<p class=3DMsoPlainText><font size=3D4 face=3DArial><span =
style=3D'font-size:14.0pt;
font-family:Arial'>&gt; <span class=3DSpellE>beam</span> <span =
class=3DSpellE>for</span>
<span class=3DSpellE>a</span> <span class=3DSpellE>receiver's</span> =
&quot;<span
class=3DSpellE>sweet</span> <span class=3DSpellE>spot</span>&quot;. =
<span
class=3DSpellE>Others</span> <span class=3DSpellE>have</span> <span =
class=3DSpellE>up</span>
<span class=3DSpellE>to</span> 80<o:p></o:p></span></font></p>

<p class=3DMsoPlainText><font size=3D4 face=3DArial><span =
style=3D'font-size:14.0pt;
font-family:Arial'>&gt; <span class=3DSpellE>degree</span> <span =
class=3DSpellE>or</span>
<span class=3DSpellE>more</span> <span class=3DSpellE>output</span>. =
<o:p></o:p></span></font></p>

</div>

</body>

</html>

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part 2 15247 bytes content-type:image/gif; (decode)


part 3 1754 bytes content-type:image/jpeg; (decode)


part 4 136 bytes
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2002\09\12@044428 by Roman Black

flavicon
face
Re IR comms there are a couple of interesting
"club" scenes:

search google "IR cloudbounce"
(people using high power IR rigs to make homemade IR
pirate radio stations etc for city use)

search google "IR laser DX"
(people having fun competing in distance communication
events with homemade laser setups, gas and solid state)

:o)
-Roman

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2002\09\12@101626 by Jim
flavicon
face
Here's a reference I just stumbled upon -

Title:
 "Handbook of Optical Through the Air Handbook"

Url:
 http://www.imagineeringezine.com/air-bk2.html

--- -- - --- -- - --- -- - --- -- - --- -- - --- -- - --- -- -
About this Handbook

If you are an experimenter, engineer, scientist or educator, you can benefit
from the information contained in this handbook. The Handbook guides you
through some of the basic concepts of optical communications. It discusses
some of the physics of light and how light can be manipulated, modulated and
transmitted to send information. It provides details of the components used
in light transmitters and receivers. It also describes some unique signal
processing techniques which can increase the practical
range of a communications system.

The book also gives you detailed information on building a long range
optical transceiver. The systems described can send voice information over a
range of several miles using simple components. The handbook also discloses
how some common components, such as fluorescent lamps, can be used for some
communications applications. Much of the information in the book has never
been revealed before. In short, this book provides sufficient information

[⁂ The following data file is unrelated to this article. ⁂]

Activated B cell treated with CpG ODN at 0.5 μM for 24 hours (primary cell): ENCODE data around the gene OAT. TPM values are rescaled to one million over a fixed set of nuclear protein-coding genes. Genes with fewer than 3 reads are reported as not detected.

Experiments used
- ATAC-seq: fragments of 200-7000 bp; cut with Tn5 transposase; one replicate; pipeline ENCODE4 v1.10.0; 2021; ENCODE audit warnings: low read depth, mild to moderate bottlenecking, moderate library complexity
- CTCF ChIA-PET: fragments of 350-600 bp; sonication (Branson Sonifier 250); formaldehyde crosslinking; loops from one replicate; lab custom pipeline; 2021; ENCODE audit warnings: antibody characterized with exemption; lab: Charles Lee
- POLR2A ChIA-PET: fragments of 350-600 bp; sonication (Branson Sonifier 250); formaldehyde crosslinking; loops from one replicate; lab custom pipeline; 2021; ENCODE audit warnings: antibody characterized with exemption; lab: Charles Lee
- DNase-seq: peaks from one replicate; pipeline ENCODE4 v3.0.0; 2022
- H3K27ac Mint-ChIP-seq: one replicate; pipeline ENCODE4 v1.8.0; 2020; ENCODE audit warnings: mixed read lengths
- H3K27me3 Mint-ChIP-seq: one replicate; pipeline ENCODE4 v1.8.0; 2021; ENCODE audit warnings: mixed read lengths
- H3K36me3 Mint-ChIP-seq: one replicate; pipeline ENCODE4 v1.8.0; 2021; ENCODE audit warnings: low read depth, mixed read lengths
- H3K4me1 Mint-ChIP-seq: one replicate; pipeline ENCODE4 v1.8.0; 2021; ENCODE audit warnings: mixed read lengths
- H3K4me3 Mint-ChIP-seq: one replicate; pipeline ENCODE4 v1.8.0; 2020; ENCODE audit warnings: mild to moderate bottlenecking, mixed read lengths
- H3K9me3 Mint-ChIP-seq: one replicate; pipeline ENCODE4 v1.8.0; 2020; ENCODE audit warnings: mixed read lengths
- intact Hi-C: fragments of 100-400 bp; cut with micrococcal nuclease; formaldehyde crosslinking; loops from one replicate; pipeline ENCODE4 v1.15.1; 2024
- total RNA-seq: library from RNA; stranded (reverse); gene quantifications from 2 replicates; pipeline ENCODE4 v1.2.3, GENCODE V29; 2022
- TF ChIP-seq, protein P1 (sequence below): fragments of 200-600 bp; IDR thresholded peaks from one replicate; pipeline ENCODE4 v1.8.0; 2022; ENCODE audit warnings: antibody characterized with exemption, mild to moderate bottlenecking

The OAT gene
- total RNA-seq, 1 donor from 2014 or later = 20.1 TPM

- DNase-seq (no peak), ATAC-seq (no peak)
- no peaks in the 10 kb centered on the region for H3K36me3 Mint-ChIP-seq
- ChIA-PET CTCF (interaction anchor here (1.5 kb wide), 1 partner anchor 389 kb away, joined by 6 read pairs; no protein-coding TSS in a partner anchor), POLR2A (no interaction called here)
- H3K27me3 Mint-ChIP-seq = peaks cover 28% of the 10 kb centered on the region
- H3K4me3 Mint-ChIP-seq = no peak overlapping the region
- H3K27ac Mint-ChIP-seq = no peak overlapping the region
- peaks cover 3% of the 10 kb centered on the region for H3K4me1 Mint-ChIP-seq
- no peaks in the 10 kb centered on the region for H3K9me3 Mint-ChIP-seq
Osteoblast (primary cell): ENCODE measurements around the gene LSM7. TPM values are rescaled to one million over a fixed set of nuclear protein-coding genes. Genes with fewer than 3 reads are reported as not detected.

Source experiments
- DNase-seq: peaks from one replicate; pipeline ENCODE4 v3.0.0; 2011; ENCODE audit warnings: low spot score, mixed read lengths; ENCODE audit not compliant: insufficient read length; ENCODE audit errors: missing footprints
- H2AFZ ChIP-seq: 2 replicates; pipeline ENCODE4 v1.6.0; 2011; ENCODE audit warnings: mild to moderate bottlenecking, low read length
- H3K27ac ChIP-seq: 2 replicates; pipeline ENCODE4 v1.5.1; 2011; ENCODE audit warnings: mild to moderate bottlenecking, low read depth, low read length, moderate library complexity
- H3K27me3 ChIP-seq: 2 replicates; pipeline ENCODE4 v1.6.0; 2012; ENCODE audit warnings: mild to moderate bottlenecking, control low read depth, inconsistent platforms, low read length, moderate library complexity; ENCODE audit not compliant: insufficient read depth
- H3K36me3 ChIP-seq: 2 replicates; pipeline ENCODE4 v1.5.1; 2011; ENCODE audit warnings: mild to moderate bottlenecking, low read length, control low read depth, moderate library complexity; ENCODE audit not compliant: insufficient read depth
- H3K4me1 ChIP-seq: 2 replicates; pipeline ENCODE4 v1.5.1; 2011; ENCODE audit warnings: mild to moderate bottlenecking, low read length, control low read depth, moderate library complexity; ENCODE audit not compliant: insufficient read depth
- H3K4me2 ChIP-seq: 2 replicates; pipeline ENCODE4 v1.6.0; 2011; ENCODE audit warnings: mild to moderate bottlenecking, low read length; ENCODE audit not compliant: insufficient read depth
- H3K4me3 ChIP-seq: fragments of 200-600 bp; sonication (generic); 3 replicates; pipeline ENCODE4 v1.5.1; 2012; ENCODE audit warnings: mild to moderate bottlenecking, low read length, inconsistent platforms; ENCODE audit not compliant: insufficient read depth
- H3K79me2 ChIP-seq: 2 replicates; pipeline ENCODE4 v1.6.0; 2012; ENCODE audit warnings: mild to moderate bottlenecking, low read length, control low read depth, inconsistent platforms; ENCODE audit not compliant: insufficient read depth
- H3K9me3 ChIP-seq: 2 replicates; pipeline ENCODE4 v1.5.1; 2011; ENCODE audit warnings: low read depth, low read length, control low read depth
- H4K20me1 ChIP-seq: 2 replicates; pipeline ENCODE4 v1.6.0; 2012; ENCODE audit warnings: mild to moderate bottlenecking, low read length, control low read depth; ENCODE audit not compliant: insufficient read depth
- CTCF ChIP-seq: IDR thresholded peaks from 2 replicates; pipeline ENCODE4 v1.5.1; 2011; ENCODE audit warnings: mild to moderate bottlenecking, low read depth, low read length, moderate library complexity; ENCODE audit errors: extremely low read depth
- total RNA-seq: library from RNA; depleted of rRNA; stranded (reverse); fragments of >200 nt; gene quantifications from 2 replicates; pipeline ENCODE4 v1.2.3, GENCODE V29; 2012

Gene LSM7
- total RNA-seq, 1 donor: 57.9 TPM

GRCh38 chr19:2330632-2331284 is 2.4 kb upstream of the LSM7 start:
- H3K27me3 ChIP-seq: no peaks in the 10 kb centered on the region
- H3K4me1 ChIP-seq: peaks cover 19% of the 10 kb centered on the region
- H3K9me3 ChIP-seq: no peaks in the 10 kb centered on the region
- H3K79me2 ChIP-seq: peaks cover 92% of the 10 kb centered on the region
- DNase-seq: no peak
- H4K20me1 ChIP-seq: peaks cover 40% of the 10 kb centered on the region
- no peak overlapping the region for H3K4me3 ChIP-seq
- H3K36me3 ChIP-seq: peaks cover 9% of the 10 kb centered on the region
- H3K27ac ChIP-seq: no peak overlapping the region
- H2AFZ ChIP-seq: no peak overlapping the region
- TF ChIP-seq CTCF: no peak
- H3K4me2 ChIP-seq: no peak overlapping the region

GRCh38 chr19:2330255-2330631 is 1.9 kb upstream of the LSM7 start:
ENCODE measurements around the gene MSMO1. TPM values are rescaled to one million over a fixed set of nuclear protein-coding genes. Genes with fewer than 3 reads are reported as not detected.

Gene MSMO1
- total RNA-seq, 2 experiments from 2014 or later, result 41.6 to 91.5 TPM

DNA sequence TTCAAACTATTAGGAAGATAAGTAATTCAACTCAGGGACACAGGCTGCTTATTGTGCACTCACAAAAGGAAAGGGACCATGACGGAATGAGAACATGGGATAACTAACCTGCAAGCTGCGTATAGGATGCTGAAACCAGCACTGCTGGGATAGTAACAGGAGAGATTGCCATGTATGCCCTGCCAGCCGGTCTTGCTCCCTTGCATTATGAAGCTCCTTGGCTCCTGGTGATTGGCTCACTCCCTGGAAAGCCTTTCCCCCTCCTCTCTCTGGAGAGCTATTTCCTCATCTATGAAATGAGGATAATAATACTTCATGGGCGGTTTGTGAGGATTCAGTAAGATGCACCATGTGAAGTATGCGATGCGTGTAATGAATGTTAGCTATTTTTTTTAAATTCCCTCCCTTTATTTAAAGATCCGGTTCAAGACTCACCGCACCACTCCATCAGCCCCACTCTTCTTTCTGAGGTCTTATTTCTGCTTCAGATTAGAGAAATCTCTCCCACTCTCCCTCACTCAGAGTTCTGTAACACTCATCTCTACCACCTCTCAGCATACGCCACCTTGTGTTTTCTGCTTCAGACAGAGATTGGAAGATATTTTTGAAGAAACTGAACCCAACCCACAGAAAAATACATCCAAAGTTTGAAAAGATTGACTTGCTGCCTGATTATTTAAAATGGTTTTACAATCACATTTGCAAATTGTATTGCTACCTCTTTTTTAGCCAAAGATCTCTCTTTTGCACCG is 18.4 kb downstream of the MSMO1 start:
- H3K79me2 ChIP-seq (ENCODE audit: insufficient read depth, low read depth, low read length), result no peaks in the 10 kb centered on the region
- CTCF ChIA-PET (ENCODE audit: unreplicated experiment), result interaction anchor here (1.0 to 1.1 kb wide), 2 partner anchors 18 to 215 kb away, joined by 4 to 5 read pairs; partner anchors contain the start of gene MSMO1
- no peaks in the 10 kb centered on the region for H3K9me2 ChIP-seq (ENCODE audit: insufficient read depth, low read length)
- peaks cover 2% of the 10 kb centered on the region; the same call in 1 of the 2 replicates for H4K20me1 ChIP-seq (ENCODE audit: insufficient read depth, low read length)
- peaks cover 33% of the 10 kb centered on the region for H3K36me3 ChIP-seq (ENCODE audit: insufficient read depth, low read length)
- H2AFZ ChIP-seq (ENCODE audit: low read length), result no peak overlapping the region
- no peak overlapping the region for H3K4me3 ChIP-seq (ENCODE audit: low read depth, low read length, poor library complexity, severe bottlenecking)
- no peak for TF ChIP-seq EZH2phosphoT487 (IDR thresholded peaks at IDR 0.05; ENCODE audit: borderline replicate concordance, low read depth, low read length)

for you to design and build your own unique system.

- - - - - - - - - - - - - - - - - - - - - - - - - - - - - - - - - - - - -

Looks fairly comprehensive - and includes some tested circuits with
actual waveforms, and schematics with parts values.

RF Jim


{Original Message removed}

2002\09\12@131833 by Robert E. Griffith

flavicon
face
Another general IR app note...
http://www.vishay.com/docs/fmod_general_overview.pdf

--BobG

-----Original Message-----
From: pic microcontroller discussion list [KILLspamPICLISTKILLspamspamMITVMA.MIT.EDU]On
Behalf Of Jim
Sent: Thursday, September 12, 2002 10:17 AM
To: RemoveMEPICLISTTakeThisOuTspamMITVMA.MIT.EDU
Subject: Re: [PIC]: Infrared Communications

Here's a reference I just stumbled upon -

Title:
 "Handbook of Optical Through the Air Handbook"

Url:
 http://www.imagineeringezine.com/air-bk2.html

--- -- - --- -- - --- -- - --- -- - --- -- - --- -- - --- -- -
About this Handbook

If you are an experimenter, engineer, scientist or educator, you can benefit
from the information contained in this handbook. The Handbook guides you
through some of the basic concepts of optical communications. It discusses
some of the physics of light and how light can be manipulated, modulated and
transmitted to send information. It provides details of the components used
in light transmitters and receivers. It also describes some unique signal
processing techniques which can increase the practical
range of a communications system.

The book also gives you detailed information on building a long range
optical transceiver. The systems described can send voice information over a
range of several miles using simple components. The handbook also discloses
how some common components, such as fluorescent lamps, can be used for some
communications applications. Much of the information in the book has never
been revealed before. In short, this book provides sufficient information
for you to design and build your own unique system.

- - - - - - - - - - - - - - - - - - - - - - - - - - - - - - - - - - - - -

Looks fairly comprehensive - and includes some tested circuits with
actual waveforms, and schematics with parts values.

RF Jim


----- Original Message -----
From: "Roman Black" <spamBeGonefastvidspamBeGonespamEZY.NET.AU>
To: <TakeThisOuTPICLISTEraseMEspamspam_OUTMITVMA.MIT.EDU>
Sent: Thursday, September 12, 2002 3:27 AM
Subject: Re: [PIC]: Infrared Communications


{Quote hidden}

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2002\09\13@052438 by Aart

picon face
Forgot to include the link:

http://www.prog-tech.co.uk/html/uir.html

----- Original Message -----
From: "Aart" <EraseMEaartspamGMX.NET>
To: <RemoveMEPICLISTEraseMEspamEraseMEMITVMA.MIT.EDU>
Sent: Wednesday, September 11, 2002 4:38 PM
Subject: Re: [PIC]: Infrared Communications


> > I suggest starting off by buying one of the many 38 kHz (or similar)
> > receiver modules intended for TV remote applications and trying that.
You
{Quote hidden}